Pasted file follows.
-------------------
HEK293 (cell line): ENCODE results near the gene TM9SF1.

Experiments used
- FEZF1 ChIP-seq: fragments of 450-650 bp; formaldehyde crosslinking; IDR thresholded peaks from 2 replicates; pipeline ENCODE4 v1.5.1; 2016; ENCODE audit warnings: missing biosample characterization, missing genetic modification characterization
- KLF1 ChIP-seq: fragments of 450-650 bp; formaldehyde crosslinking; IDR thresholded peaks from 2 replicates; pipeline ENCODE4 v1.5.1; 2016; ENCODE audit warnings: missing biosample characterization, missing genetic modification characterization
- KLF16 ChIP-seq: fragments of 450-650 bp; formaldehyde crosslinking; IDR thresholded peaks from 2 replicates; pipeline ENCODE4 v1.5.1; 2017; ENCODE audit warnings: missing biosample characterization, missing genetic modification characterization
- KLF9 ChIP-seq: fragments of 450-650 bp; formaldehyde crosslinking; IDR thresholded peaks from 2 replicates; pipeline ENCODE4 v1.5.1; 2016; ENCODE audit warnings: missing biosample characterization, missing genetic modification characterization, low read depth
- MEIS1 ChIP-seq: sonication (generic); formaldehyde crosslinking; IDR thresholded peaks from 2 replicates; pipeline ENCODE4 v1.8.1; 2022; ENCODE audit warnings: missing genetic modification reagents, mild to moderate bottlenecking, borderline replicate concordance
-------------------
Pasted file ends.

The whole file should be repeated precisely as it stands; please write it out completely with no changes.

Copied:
HEK293 (cell line): ENCODE results near the gene TM9SF1.

Experiments used
- FEZF1 ChIP-seq: fragments of 450-650 bp; formaldehyde crosslinking; IDR thresholded peaks from 2 replicates; pipeline ENCODE4 v1.5.1; 2016; ENCODE audit warnings: missing biosample characterization, missing genetic modification characterization
- KLF1 ChIP-seq: fragments of 450-650 bp; formaldehyde crosslinking; IDR thresholded peaks from 2 replicates; pipeline ENCODE4 v1.5.1; 2016; ENCODE audit warnings: missing biosample characterization, missing genetic modification characterization
- KLF16 ChIP-seq: fragments of 450-650 bp; formaldehyde crosslinking; IDR thresholded peaks from 2 replicates; pipeline ENCODE4 v1.5.1; 2017; ENCODE audit warnings: missing biosample characterization, missing genetic modification characterization
- KLF9 ChIP-seq: fragments of 450-650 bp; formaldehyde crosslinking; IDR thresholded peaks from 2 replicates; pipeline ENCODE4 v1.5.1; 2016; ENCODE audit warnings: missing biosample characterization, missing genetic modification characterization, low read depth
- MEIS1 ChIP-seq: sonication (generic); formaldehyde crosslinking; IDR thresholded peaks from 2 replicates; pipeline ENCODE4 v1.8.1; 2022; ENCODE audit warnings: missing genetic modification reagents, mild to moderate bottlenecking, borderline replicate concordance